...In-between sets from poet Cynthia Schwartzberg Edlow

July 10, 2017

Greetings from the Parched Suburbs of Phoenix

It's been that kind of summer. When I was a kid, I took cloudy, rainy, days for granted. Goes to show you. I wonder who came up with that phrase. << See how the hallucinatory statements just slip out? Come on out here and try 118° for days in a row. Car tires are blowing out on the freeways from the asphalt heat. This has got to stop.

The West was tamed by air-conditioning.
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I'm loving teaching my poetry classes at Phoenix Center for the Arts. My students are marvelous. It is like a present to see them "get" how to move their poems up and out and further. No wonder educators get hooked. It's the students.
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Blurbs! I've been sitting on them for months now. They are really beautiful, and I am deeply grateful to the three individuals who have read my new poetry collection and written these statements about my book. I am very fortunate. That unveiling comes in August, as I choose to reveal things of enormous importance to me on days of great significance to me, so, just a tad bit longer....Not teasing, just prepping.
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And now I have no less than four editors of four literary journals having personally requested poems, so let's get to it.

May 13, 2017

Unveiling the Magnificent Book Cover Artwork for My Second Full-Length Poetry Collection

Today is more special than I can try to write.

40 years ago today, on a Friday, my father, Isadore Henry Schwartzberg, died. Everyone who knew him knew he was born to have been an artist, an illustrator, a drawing guy. He had the gift, he really did. People know when people truly have the gift. My dad had it.

After I write this post, and present the magnificent cover created especially for my poetry collection by my brother-friend, the kindest man and preeminent artist, Tom Bachtell, I will be lighting a Yahrzeit candle and saying a special prayer in memory of the death of my beloved father. My dad would be so utterly speechless and happy to see this gorgeous cover that Tom has gifted me. I am blessed ten million times over, I know.

Tom Bachtell drawing for The New Yorker
Above is a photo of Tom's hands at work. They are so intuitive, strong, concentrating, wise. 27 years over at The New Yorker's "Talk of the Town", among other sections of the magazine, will do that to a drawing guy. I love that he wears a collared, button-down shirt when he draws. His website is right here, if you'd like to view his portfolio, and of course, you could pick up a copy of The New Yorker magazine anywhere, anytime since 2000, and find his signature artwork within. He's a pretty darn good drawing guy.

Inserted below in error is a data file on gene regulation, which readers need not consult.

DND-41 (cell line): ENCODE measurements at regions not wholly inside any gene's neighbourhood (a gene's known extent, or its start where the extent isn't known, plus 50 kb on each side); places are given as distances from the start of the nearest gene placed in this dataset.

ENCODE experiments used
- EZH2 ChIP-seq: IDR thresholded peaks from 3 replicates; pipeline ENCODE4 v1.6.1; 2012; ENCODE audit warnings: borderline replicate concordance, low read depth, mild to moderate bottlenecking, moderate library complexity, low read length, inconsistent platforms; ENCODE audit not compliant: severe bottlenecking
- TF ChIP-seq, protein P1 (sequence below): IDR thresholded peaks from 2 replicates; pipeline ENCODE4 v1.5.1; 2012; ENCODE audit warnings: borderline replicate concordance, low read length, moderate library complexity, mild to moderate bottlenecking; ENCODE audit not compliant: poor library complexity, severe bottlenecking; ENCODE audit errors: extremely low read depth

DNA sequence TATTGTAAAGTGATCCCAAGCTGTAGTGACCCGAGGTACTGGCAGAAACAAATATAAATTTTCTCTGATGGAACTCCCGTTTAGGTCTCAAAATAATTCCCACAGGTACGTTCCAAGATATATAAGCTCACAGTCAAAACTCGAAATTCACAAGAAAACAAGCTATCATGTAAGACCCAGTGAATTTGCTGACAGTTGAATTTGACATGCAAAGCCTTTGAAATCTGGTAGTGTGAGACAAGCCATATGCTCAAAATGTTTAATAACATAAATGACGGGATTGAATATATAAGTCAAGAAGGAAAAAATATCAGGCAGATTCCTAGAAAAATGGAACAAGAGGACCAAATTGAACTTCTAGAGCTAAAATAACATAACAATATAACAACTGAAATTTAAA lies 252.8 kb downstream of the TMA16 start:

Dear Tom, with all my loving heart I am grateful.


Cover Art Illustration: TOM BACHTELL


I am beaming with joy to say, this art illustration will grace my next book of poems, Horn Section All Day Every Day, forthcoming in March, 2018.


It's time for me to go and say a prayer.




April 19, 2017

If You Buy These Journals You Will Become Stunning

National Poetry Month has been very good to my poetry. Two fabulous literary journals have just released brand-new issues, and I am fortunate to have new poetry in them. My poems in these journals will be included in my next poetry collection, come February, 2018. 

Enormous joy, and gratitude to the editors of South Dakota Review and Santa Clara Review.

South Dakota Review

Santa Clara Review

March 5, 2017

Live Encounters, Fully Global

The online world literary journal Live Encounters, shepherded by the masterful Mark Ulyseas, kindly re-posted three of my poems forthcoming in Horn Section All Day Every Day, to be published by Salmon Poetry, February 2018. With poems shoulder-to-shoulder beside Dorianne Laux, Helen Cardona, Charlotte Innes, and these other masterful poets, is a great treat. I thought I'd snag the first of the three poems posted from LE to whet your engagement:

"Horn Section..." coming out in 2018

Here's the fine roster from the January 2017 issue. All the poets' poems can be accessed after clicking my link, above:

A tremendous camp to be part of 

January 1, 2017

Welcome, 2017

Much gratitude to the editors and publishers who have selected my poetry for publication forthcoming in 2017 in superb literary journals and anthologies, and in other publications. Every publication will receive plenty of pre-notice here at my blog. Follow this blog for the plethora of joy and publication coverage! As for my second poetry collection, I am beyond wholly grateful that Horn Section All Day Every Day will have its contract agreed upon and mutually signatured, and ensconced at its deserved home for publication and release -- Publication date: January 31, 2018. Publisher: Salmon Poetry Ltd.
Very thankful~Onward!

December 24, 2016

On This Gray Eve

Add 30 years, light laugh lines, and a great necklace
My hairstylist sent me packing after something like 14+ years together. I was in such shock all I could do was shut my eyes really hard while she finished cutting my hair. Seems haircuts at 60 bucks an hour don't "cut" it like they used to. She can make more money from coloring and highlighting somebody else's head during my scissor time. I want to be civil. I want to understand. I understand this--with my four degrees and twenty+ years on her, I don't believe I ever made 60 dollars an hour off my labor. I worked in law 22 years and I've made more hourly money from selling one Silver Age Spiderman comic book. To say things feel a bit lopsided at the end of this tumultuous year is not understating the sensation of being about as in-control as a bird on a wire.

I will be faculty teaching poetry in the creative writing program come January, '17, at Phoenix Center for the Arts. Poetry workshops and craft classes. First time ever I'll make money from teaching poetry, which I have been doing, in a general manner, for decades now. Even so, the Center is practically donating the class to students. And still I'm grateful. I love poetry. It's what I've been doing since I was 11 years old. I look back and I wonder why I always zigged where maybe I should have zagged. Why not have stayed on after my Master's Degree, and taught English Comp 101 like the hundreds of rest? Why not have done the university shuffle? Why not have written the one, long, insufferable paper, and received a Ph.D., or gone back for another year or two for an MFA? How much of a difference? Does that keep you from graying? Or do the rest of you all slap color on your skulls and call it a day?